Brands use native advertising not to simply generate click-through to the marketer site, or even to generate sales. Instead it represents an opportunity to provide a more relevant message and ratchet up engagement with consumers, says the report. Publishers in particular commented that native advertising is ‘better aligned’ with the media used today and offers additional credibility over traditional advertising.

When asked which types of native advertising they had used, the study found that the most popular were:

  • Blog posts (65%)
  • Articles (63%)
  • Facebook (56%)
  • Videos (52%)
  • Tweets (46%)
  • Infographics (35%)

Publishers and agencies have the most experience with articles (65% and 64% respectively), while brands most often use Facebook (66%). It is interesting to note, says the report, that, compared to brands and agencies, publishers say they have significantly less experience with many forms of native advertising, including Facebook, videos, tweets, and infographics.

Agencies who had worked native advertising campaigns in the past reported that their role was most often to provide strategy and written content/copy:

  • Provide strategy   61%
  • Written content   53%
  • Design   37%
  • Research   36%
  • Thought leadership   26%
  • Interactive   19%
  • Media buying   38%

Publishers think the most effective forms of native advertising for monetization are blogs (58%), articles (56%), and videos (53%); agencies and brands agree but rank videos number one and are also more positive about Facebook and infographics.

Publishers expect revenues from native advertising to increase by approximately 10% within a year: from an average of 20.4% of overall revenue today to 30.1% in one year’s time. Agencies, too, expect an increase in native advertising; they expect to increase the time and resources they spend on native advertising campaigns from 25.5% today to 27.9% in one year.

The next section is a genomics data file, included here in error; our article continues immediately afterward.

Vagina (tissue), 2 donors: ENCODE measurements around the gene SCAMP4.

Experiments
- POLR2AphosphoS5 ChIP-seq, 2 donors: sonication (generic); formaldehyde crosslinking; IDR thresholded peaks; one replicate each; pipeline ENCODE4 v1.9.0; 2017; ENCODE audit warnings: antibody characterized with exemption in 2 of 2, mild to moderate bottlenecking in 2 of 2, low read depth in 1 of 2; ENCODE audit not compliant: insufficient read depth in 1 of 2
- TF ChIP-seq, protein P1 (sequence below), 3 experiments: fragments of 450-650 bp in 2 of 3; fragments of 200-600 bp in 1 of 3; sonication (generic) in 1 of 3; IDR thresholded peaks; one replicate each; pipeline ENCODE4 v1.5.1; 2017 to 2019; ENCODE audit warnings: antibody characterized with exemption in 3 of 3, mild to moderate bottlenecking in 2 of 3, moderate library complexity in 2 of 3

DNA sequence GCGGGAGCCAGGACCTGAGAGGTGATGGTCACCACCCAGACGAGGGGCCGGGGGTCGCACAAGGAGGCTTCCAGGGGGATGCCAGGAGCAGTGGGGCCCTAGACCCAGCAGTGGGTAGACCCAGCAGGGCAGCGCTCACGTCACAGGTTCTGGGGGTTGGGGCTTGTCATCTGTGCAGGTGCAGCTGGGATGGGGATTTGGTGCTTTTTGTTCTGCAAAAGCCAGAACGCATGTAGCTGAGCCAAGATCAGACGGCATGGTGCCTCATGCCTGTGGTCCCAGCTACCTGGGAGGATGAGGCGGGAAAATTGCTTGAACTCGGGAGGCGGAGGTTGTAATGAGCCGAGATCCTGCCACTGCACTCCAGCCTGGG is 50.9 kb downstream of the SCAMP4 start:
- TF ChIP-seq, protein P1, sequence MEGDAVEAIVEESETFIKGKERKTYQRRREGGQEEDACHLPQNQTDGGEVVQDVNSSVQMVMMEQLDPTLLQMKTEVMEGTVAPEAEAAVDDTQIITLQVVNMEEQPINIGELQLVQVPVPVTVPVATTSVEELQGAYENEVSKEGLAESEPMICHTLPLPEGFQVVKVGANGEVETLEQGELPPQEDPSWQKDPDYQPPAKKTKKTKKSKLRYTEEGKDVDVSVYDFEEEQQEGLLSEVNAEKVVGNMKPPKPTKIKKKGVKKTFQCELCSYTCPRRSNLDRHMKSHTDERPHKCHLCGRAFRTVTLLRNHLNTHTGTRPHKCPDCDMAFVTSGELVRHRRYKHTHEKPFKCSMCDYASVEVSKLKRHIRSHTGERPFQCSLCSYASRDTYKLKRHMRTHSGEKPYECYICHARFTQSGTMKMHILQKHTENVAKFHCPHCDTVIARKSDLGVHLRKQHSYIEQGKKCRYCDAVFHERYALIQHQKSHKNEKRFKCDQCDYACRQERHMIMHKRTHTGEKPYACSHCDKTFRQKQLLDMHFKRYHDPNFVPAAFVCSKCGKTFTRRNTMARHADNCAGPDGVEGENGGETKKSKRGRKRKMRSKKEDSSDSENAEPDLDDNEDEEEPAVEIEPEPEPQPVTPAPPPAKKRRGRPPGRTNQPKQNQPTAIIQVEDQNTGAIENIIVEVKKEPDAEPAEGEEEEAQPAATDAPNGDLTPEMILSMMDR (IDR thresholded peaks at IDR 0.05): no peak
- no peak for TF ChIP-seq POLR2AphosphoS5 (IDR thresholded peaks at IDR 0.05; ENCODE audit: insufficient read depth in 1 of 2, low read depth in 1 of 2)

Client-side marketers are more ambivalent: while those that currently use native advertising expect spending levels to increase from 27.5% to 33% of their overall budget in one year, overall brands expect to be spending 24.3% of their budget on native ads in one year (figure includes all brands surveyed, regardless of whether they currently use native advertising).

The report concludes by noting that “It is promising that brands and agencies see that native advertising has the potential to help them deliver more relevant messages to consumers. This demonstrates an appreciation of the real value proposition, delivering valuable content in a highly appropriate context to consumers.”

For additional details, please visit here to access the complete PDF file on the State of Native Advertising, 2014.

 

 

1 comment about "Where's The State of Native Advertising?".
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  1. Matt Cooper from Addroid, November 19, 2013 at 2:09 p.m.

    "One of the problems, says the report, with understanding attitudes and usage of native advertising is the term itself: ‘native advertising’ means different things to different people."

    So people don't know exactly what it is but everyone wants to do it. Ok.